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There are also possible adverse effects of poor childhood nutrition14 that, if conclusively proven, would have an enormous impact on the developing countries, which still have a substantial fraction of the population that was underweight at birth.
Ref: Barker DJP, Martyn CN, Osmond C, et al. Growth in utero and serum cholesterol concentrations in adult life. Br. Med J. 1993; 307: 1524–7
The possibility of such programming, or as yet unascertained genetic factors, may underlie the enhanced susceptibility of some ethnic groups (e.g. South Asian migrants) to CHD15. This excess risk may be explained by gene–environment interactions or fetal programming in these groups, but public health action must focus on the environmental changes that trigger the expression of susceptibility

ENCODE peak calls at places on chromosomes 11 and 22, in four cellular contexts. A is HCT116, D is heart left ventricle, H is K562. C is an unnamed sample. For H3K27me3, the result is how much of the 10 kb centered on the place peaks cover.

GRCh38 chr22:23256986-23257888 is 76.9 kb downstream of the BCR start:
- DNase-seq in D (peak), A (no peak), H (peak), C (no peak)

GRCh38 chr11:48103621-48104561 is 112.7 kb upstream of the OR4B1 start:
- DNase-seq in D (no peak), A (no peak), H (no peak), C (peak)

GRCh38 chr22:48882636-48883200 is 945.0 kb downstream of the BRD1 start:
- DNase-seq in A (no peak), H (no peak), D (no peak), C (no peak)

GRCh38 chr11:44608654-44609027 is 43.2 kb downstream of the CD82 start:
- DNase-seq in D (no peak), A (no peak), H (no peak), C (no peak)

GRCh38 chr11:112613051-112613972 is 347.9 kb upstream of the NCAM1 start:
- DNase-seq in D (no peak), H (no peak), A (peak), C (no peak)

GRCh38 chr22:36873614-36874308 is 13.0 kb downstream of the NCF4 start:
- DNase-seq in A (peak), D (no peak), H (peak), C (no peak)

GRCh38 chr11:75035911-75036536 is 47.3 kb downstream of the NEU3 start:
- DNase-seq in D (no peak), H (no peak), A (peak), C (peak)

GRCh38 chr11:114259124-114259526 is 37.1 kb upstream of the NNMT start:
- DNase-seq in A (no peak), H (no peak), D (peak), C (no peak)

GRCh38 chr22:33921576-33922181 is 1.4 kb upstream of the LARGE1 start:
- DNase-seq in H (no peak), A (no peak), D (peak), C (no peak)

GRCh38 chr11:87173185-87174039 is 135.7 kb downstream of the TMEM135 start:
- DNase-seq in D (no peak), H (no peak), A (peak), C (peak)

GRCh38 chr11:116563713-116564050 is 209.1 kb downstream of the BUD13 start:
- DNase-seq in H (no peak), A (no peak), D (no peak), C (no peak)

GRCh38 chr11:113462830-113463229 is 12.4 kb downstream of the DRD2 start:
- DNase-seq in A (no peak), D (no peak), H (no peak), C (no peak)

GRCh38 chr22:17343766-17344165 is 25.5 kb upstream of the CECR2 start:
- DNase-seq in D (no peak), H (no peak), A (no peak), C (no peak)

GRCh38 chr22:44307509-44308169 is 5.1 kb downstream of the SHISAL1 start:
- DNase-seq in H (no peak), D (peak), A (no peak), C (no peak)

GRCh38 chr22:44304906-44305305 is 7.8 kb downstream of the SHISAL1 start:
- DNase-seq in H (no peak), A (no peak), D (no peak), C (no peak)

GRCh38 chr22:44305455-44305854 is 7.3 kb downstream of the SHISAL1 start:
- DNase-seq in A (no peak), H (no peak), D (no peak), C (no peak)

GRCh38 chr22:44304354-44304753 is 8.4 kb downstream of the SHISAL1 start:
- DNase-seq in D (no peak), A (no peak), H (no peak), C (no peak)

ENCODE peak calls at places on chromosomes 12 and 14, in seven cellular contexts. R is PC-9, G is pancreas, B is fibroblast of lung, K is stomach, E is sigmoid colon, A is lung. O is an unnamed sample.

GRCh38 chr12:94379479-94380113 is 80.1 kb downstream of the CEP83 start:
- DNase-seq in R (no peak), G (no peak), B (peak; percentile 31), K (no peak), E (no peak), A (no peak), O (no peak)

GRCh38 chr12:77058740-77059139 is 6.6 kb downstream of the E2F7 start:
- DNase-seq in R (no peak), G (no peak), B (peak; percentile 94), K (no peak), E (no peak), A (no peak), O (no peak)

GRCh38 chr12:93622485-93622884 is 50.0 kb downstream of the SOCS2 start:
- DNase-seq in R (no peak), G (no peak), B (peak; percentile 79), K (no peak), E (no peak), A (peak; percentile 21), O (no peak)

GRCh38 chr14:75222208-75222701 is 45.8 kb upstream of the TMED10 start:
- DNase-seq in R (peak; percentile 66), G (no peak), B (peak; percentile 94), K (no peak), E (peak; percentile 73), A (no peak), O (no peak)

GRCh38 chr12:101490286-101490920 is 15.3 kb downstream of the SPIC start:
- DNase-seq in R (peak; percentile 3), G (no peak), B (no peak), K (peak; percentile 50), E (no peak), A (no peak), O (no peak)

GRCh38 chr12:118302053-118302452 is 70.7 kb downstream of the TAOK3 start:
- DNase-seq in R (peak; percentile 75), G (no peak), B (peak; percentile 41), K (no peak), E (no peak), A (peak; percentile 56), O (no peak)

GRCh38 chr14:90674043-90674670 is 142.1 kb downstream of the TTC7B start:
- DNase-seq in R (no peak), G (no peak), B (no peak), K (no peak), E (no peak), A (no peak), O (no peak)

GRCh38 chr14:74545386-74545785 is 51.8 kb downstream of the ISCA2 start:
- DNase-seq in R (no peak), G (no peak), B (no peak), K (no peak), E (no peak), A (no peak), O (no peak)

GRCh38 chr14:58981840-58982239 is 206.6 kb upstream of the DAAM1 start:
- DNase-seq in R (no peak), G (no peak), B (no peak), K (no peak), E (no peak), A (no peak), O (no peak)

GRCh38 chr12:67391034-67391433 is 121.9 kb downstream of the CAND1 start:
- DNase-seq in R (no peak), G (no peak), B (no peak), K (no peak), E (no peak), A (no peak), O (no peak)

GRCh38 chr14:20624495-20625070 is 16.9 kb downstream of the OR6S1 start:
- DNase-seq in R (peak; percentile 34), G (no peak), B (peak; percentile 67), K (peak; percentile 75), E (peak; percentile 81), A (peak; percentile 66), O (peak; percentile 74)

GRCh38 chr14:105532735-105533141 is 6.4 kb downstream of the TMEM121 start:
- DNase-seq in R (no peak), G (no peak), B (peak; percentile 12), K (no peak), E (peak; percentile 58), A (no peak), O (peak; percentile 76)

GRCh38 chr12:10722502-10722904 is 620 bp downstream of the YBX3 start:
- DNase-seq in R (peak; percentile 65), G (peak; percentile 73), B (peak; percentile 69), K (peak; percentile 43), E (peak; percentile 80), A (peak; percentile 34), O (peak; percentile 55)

Ref: Enas EA, Mehta J. Malignant coronary artery disease in young Asian Indians. Thoughts on pathogenesis, prevention and therapy. Clin. Cardiol. 1995; 18: 131–5.
Such genetic environmental interactions may need to be clarified in the varied ethnocultural populations of the developing countries so that the relevant environmental interventions could be preferentially promoted for CVD prevention